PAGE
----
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Developer Materials

Bean Managed Transactions - Stepping Outside the Container (with JPA and JTA)

  • Author:
  • Contributors: Sande Gilda, Pete Muir , mmusgrov
  • Published: Nov 08, 2013
  • Level: Intermediate
  • Technologies:EJB, Bean Managed Transactions (BMT)
  • Target Product:EAP

What is it?

On occasion, the application developer requires finer grained control over the lifecycle of JTA transactions and JPA Entity Managers than the defaults provided by the Java EE container. This example shows how the developer can override these defaults and take control of aspects of the lifecycle of JPA and transactions.

This example demonstrates how to manually manage transaction demarcation while accessing JPA entities in Red Hat JBoss Enterprise Application Platform.

When you run this example, you will be provided with a Use bean managed Entity Managers checkbox. * If you check the checkbox, it shows the developer responsibilities when injecting an Entity Manager into a managed (stateless) bean. * If you uncheck the checkbox, shows the developer responsibilities when using JPA and transactions with an unmanaged component.

JBoss EAP ships with H2, an in-memory database written in Java. This example shows how to transactionally insert key value pairs into the H2 database and demonstrates the requirements on the developer with respect to the JPA Entity Manager.

Note: This quickstart uses the H2 database included with JBoss EAP 6. It is a lightweight, relational example datasource that is used for examples only. It is not robust or scalable and should NOT be used in a production environment!

NOTE: A Java EE container is designed with robustness in mind, so you should carefully analyse the scaleabiltiy, concurrency and performance needs of you application before taking advantage of these techniques in your own applications.

System requirements

The application this project produces is designed to be run on Red Hat JBoss Enterprise Application Platform 6.1 or later.

All you need to build this project is Java 6.0 (Java SDK 1.6) or later, Maven 3.0 or later.

Configure Maven

If you have not yet done so, you must Configure Maven before testing the quickstarts.

Start the JBoss Server

  1. Open a command line and navigate to the root of the JBoss server directory.
  2. The following shows the command line to start the server:

     For Linux:   JBOSS_HOME/bin/
     For Windows: JBOSS_HOME\bin\standalone.bat

Build and Deploy the Quickstart

NOTE: The following build command assumes you have configured your Maven user settings. If you have not, you must include Maven setting arguments on the command line. See Build and Deploy the Quickstarts for complete instructions and additional options.

  1. Make sure you have started the JBoss Server as described above.
  2. Open a command line and navigate to the root directory of this quickstart.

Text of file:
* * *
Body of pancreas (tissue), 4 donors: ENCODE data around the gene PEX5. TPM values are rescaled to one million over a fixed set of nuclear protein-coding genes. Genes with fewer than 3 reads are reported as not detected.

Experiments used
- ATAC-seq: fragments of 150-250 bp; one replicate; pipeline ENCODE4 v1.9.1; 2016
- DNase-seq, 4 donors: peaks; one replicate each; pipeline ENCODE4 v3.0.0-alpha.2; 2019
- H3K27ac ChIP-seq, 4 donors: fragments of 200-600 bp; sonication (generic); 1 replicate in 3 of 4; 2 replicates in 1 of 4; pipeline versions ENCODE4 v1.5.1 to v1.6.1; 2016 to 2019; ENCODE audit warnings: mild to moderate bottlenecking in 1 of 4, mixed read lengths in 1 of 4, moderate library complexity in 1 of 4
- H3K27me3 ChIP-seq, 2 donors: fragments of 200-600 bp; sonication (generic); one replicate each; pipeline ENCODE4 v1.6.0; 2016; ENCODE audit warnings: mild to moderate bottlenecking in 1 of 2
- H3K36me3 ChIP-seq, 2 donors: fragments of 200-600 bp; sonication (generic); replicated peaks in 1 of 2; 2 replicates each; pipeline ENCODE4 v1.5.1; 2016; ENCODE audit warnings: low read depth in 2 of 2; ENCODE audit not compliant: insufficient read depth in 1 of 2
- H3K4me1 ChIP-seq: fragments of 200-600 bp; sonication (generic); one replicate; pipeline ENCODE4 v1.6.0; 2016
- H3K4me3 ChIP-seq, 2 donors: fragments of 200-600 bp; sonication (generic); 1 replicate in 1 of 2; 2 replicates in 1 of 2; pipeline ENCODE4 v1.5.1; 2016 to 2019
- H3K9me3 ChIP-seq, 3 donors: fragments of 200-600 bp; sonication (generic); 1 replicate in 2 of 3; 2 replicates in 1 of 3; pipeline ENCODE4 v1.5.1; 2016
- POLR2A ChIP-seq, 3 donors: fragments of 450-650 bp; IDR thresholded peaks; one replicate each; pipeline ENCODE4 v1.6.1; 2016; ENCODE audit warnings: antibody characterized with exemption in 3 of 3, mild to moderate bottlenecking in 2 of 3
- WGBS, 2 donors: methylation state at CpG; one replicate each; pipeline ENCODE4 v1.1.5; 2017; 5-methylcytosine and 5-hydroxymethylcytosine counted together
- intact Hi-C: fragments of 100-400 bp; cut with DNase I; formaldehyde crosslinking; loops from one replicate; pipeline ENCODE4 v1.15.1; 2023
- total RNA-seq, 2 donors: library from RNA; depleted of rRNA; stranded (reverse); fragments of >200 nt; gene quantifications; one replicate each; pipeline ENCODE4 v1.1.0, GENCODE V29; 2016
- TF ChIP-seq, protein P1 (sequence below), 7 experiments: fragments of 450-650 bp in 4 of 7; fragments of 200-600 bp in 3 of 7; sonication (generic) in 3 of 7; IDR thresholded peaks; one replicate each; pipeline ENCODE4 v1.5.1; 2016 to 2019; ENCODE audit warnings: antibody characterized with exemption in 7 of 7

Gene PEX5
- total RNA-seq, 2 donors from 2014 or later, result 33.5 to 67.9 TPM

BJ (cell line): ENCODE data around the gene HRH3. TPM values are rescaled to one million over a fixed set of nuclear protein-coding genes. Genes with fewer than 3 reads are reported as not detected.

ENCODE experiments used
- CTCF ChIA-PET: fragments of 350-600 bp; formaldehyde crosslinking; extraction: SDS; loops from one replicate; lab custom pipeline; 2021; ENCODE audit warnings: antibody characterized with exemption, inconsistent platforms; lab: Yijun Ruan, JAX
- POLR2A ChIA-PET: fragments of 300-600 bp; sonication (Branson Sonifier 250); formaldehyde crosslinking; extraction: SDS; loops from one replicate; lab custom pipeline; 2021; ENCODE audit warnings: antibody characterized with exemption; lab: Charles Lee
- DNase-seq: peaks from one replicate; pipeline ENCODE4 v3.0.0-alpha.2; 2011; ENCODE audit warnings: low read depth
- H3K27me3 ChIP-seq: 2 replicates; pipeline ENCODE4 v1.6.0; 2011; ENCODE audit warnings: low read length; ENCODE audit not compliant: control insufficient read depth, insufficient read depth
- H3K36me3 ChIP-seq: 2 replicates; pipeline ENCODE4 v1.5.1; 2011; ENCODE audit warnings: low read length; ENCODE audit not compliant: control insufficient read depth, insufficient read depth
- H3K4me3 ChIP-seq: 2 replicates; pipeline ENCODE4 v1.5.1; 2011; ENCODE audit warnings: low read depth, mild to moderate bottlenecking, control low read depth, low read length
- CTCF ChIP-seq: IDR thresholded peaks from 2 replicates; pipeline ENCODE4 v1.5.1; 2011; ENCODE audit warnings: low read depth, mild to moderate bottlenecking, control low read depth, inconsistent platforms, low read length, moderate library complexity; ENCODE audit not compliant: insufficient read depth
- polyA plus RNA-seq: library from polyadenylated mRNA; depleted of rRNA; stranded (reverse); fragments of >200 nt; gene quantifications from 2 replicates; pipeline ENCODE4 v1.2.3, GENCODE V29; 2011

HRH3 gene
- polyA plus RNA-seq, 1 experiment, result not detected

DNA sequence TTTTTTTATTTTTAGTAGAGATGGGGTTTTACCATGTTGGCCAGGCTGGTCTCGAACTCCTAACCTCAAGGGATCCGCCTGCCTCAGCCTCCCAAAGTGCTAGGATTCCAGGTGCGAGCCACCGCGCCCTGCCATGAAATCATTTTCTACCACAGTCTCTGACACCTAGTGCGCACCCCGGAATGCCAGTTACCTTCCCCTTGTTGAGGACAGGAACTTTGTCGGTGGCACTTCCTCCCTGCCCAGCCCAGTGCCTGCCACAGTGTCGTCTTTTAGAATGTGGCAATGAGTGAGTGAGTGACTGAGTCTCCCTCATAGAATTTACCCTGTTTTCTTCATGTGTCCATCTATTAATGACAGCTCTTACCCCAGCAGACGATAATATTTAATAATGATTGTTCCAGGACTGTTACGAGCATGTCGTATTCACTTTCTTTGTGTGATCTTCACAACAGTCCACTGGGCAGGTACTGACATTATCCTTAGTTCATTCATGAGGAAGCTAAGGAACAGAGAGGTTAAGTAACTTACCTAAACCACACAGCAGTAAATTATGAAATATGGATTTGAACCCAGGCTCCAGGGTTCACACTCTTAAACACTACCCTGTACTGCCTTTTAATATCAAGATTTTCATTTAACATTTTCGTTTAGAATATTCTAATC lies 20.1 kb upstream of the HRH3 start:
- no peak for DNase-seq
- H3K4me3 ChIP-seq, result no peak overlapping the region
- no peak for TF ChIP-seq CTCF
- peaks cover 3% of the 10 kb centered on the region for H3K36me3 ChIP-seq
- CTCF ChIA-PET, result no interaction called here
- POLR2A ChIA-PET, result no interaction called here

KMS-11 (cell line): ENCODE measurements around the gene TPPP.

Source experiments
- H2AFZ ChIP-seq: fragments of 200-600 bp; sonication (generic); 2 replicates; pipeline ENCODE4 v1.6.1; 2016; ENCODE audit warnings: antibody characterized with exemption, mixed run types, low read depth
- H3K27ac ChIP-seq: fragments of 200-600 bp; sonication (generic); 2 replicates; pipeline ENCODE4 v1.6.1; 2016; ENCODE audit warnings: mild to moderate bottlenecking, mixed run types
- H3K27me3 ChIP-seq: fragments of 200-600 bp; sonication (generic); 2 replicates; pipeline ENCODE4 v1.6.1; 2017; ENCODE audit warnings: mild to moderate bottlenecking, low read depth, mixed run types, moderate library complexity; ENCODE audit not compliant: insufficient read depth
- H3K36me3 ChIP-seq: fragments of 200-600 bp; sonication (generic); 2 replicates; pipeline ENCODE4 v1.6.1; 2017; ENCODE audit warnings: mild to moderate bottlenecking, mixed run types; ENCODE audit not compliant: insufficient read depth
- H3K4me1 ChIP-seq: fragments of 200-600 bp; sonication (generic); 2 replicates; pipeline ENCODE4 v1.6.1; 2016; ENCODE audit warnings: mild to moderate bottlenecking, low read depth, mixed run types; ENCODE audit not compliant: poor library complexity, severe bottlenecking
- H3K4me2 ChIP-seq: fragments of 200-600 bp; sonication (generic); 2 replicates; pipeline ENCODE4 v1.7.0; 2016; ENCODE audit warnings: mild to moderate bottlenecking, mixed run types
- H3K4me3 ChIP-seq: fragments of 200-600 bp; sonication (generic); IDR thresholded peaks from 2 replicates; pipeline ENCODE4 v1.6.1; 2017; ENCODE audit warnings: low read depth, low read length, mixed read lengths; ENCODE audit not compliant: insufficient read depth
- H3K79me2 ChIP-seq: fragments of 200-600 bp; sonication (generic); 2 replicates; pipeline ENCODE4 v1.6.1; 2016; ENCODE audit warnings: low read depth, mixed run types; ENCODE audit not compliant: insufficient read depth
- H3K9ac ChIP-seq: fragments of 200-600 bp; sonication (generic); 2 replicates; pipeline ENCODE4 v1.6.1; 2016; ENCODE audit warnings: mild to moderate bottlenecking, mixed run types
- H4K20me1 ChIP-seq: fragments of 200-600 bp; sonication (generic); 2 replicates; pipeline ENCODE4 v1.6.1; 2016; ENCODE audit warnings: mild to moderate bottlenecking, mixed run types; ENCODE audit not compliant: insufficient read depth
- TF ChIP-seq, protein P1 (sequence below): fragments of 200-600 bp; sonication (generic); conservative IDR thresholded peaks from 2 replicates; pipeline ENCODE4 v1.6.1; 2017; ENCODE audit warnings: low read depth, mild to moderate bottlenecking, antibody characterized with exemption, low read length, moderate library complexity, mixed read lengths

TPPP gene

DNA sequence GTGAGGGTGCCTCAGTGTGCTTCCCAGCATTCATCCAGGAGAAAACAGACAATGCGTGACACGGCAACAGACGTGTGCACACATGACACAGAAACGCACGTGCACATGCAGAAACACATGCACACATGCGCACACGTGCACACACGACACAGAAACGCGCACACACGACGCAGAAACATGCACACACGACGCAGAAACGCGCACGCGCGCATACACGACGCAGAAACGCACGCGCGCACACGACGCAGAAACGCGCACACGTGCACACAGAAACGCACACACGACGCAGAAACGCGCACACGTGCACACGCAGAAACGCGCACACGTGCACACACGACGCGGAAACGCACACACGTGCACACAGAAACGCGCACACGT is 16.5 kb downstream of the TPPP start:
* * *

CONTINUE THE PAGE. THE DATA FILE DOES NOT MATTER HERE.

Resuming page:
3. Type this command to build and deploy the archive:

     mvn clean install jboss-as:deploy
  4. This will deploy target/jboss-bmt.war to the running instance of the server.

Access the application

The application will be running at the following URL: http://localhost:8080/jboss-bmt/.

You will be presented with a simple form for adding key/value pairs and a checkbox to indicate whether the updates should be executed using an unmanaged component. Effectively this will run the transaction and JPA updates in the servlet, not session beans. If the box is checked then the updates will be executed within a session bean method.

  1. To list all pairs leave the key input box empty.
  2. To add or update the value of a key fill in the key and value input boxes.
  3. Press the submit button to see the results.

Undeploy the Archive

  1. Make sure you have started the JBoss Server as described above.
  2. Open a command line and navigate to the root directory of this quickstart.
  3. When you are finished testing, type this command to undeploy the archive:

     mvn jboss-as:undeploy

Run the Quickstart in JBoss Developer Studio or Eclipse

You can also start the server and deploy the quickstarts from Eclipse using JBoss tools. For more information, see Use JBoss Developer Studio or Eclipse to Run the Quickstarts

Debug the Application

If you want to debug the source code or look at the Javadocs of any library in the project, run either of the following commands to pull them into your local repository. The IDE should then detect them.

    mvn dependency:sources
    mvn dependency:resolve -Dclassifier=javadoc

Recent Changelog

  • Nov 8, 2013(Sande Gilda):Bz1028448 Add spaces to end of metadata so it renders with a line break in HTML
  • Oct 11, 2013(Sande Gilda):Bz1017848 Missed warning for 3 quickstarts that us the H2 database. Update logging README.html
  • Oct 8, 2013(Sande Gilda):BZ1011833 Add HTML versions of README files and fix deployment instructions
  • Oct 2, 2013(Sande Gilda):README add Product Versions metadata remove versions in text remove temp repo from settings.xml
  • Sep 24, 2013(Sande Gilda):Remove references to web profile
  • Sep 24, 2013(Sande Gilda):Remove references to JBoss AS 7 from the quickstarts
  • Sep 23, 2013(Sande Gilda):Update metadata source URLs to new repository
  • Sep 13, 2013(Sande Gilda):JDF 487 Remove as from quickstart artifactId and archive names and access URLs in README files
  • Jun 12, 2013(Sande Gilda):Modify README file internal links to use generated anchors. Remove hard coded anchors. Fixed obsolete links and other markdown rendering problems
  • Feb 12, 2013(Sande Gilda):Add quickstart source repository of record to the README files
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